I watched Sandra. I couldn't help thinking of those knickers I'd seen in the photograph and the tufts of dimpled fat which were around her hips. In the dead, grey screen of the TV I could see her sour face. She kinda repulsed me, had the same effect that certain dairy products have on me. She was now crushing her beer can as she drank and making me uncomfortable. From the bedroom we could hear mum and Pat. They sounded like they were dreaming and kept hitting up against the wall. After a while the noises stopped and Mum came wandering into the front room. She was wearing the skimpiest of night shirts which only half covered her sex. She walked past us and over to a small cabinet from which she took a bottle of whiskey. As she left she turned her head away from Sandra and gave a theatrical shiver of disgust. Just after that Sandra hurled a half can of beer at the TV, squeezed into a gaudy unfashionable leather jacket and left. It would be nearly a year before I'd see her again, fondling Tommy's crotch in a beer garden as they talked about happiness and marriage. Mum was sat on Pat's knee opposite, looking beautiful but not looking at anyone. Brother and sister, each with the others old flame. Four people. All alcoholics. All desperately miserable. All pretending they were happy. All chasing something. I won't go into explicit details of what would unravel next, though I guess it's obvious. It took place in a grubby bedsit, in a grubby bed, and lasted many months. 

It was during my mothers relationship with Pat that I saw the most overtly sexual behavior of women. Erect cocks had been aplenty, and the male animal with the crazy leer of sexual lust on his face had become something of the norm. I had also seen my mother doing the most explicit things, though without registering any sexual bleep in me. Now I would see third party females partake in the carnal delights of the flesh: Pat eating my mother out in the back of a taxi; covertly masturbating on a bus; walking around in see-thru tops;  going to market in a fur coat and nothing more; relaxing back and pissing from park benches; knickers parted and glimpses of cunt at strange unexpected moments; things which peaked my interest and left a world of random erotic images in my head, some to the point of obsession. Still, for all of that, sex was a very small part of the equation, swamped ten fold by the drinking and violence. Compared to the times legs gave way, stomachs upchucked, beds got soiled and eyes got blackened, fucking was barely registered at all.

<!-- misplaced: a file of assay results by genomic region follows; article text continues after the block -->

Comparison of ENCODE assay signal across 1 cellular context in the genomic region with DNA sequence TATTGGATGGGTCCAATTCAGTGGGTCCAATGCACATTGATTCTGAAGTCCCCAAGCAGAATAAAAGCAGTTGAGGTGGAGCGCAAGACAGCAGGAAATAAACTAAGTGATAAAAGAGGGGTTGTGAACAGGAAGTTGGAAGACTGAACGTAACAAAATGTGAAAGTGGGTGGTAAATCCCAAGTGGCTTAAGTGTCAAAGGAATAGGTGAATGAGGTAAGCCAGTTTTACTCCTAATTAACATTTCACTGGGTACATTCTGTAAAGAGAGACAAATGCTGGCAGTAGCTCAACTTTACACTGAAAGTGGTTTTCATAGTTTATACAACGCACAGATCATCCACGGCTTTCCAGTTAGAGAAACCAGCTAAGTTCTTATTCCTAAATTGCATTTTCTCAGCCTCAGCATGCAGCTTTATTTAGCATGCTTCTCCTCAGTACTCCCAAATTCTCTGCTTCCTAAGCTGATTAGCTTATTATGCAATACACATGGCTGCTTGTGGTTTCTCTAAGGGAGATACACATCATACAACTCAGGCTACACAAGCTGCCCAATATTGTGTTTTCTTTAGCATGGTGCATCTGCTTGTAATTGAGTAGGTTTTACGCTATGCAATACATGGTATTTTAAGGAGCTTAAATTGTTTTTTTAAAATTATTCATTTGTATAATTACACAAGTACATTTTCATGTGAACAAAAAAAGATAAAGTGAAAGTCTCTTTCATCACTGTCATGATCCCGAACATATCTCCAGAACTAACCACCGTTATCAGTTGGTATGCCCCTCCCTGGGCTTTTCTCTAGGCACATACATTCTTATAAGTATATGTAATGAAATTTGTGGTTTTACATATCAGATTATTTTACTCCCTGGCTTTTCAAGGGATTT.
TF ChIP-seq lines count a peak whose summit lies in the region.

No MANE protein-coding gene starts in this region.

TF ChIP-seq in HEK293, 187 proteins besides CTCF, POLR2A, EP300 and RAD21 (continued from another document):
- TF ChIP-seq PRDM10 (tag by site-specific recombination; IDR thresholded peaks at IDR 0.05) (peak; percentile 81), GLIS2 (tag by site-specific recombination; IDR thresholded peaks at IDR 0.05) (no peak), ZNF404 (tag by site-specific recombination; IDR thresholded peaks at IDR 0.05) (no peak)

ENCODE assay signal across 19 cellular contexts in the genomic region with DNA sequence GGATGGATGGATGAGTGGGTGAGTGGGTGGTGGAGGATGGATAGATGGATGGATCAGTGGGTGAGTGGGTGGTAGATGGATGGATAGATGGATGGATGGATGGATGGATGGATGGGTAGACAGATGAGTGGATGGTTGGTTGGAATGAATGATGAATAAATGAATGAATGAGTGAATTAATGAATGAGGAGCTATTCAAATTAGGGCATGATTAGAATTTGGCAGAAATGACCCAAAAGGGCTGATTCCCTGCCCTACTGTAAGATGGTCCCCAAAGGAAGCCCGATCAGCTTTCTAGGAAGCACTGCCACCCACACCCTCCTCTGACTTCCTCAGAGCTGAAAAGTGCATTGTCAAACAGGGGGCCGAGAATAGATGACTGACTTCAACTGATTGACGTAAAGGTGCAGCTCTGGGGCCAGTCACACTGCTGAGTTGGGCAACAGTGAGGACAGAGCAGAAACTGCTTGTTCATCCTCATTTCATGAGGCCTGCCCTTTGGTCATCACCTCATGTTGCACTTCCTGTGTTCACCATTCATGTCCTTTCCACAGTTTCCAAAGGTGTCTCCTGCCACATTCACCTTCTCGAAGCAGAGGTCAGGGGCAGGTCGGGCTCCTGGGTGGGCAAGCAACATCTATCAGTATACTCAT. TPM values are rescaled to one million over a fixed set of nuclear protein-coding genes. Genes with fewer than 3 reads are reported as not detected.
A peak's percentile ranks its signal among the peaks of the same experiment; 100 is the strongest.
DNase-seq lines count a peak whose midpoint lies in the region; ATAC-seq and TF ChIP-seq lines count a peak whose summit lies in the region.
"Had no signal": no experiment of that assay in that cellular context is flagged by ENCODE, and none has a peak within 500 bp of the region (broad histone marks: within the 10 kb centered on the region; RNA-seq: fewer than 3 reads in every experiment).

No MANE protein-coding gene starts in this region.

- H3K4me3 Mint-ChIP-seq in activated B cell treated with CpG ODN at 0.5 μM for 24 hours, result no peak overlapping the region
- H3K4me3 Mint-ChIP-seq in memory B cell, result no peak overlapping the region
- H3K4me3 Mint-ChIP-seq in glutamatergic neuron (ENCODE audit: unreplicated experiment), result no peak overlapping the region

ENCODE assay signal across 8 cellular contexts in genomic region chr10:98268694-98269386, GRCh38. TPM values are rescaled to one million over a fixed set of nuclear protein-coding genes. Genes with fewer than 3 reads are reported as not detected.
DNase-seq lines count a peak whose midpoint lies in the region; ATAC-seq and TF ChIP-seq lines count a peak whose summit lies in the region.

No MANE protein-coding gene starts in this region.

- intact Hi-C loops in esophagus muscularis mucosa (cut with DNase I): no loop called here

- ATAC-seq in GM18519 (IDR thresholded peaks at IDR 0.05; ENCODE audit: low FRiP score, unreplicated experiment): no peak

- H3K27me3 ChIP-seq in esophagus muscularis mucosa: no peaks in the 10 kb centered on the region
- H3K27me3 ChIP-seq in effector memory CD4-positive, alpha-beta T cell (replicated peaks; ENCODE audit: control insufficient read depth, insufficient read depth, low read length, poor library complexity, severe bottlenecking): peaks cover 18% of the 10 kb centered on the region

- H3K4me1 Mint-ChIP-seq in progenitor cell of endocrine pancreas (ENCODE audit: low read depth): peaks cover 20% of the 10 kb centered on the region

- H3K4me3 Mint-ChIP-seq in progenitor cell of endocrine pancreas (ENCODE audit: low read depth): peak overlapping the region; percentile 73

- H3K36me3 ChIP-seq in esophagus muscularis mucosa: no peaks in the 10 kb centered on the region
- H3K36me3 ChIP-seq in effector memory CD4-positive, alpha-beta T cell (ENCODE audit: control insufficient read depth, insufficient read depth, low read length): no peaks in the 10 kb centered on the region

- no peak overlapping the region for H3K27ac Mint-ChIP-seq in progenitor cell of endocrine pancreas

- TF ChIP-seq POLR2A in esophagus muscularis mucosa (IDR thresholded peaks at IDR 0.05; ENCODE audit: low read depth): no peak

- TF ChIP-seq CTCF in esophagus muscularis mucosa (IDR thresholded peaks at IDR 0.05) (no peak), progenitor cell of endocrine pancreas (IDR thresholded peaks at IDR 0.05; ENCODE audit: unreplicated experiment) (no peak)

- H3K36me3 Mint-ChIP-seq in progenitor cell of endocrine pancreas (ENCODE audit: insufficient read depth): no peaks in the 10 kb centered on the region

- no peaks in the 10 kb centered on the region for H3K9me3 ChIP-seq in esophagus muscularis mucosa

Even when Mum was openly living with Pat, kissing and fondling in public, I never seriously thought of her as a lesbian. I  saw it as a kind of novelty, something outrageous... rode in the slipstream of my mother's audacious front. Sex was one thing but sexuality was something else, and though I knew the names and what they meant I was too young to understand past word and meaning. And if I ever thought that Mum was playing on the fashionable gay or bi-sexual tag of the time, going through a phase of deliberate experimentation, I was wrong. My mother's sexual relationship with Pat was genuine and passionate, and continued over many years, even passing through periods of sobriety. It was an on/off affair, but would ultimately be my mother's most enduring romance of her life.

I suppose the apex and decline of Mum and pat's relationship was Christmas Eve 1989 when Pat tried to strangle my 15 year old sister to death. Rachel had confronted Pat and blamed her for my mother hitting the bottle again and the consequences that would have on everyone. Pat, drunk to high heaven, flew into a murderous rage and got my sister by the throat, throttling her with no intention to stop. It took my mother, brother and I to wrestle Pat to the bed and prise her fingers loose from my sister's neck. After finally succeeding Rachel collapsed to the floor on jelly legs, her eyes bulged and bloodshot, making sounds like a dying pig while scrambling away in horror of what her mother's lover had just done to her. When my sister had recovered enough she wrapped herself up and left the flat, returning to our old home, to her dad, never for us to live together again. The broken family had just split some more.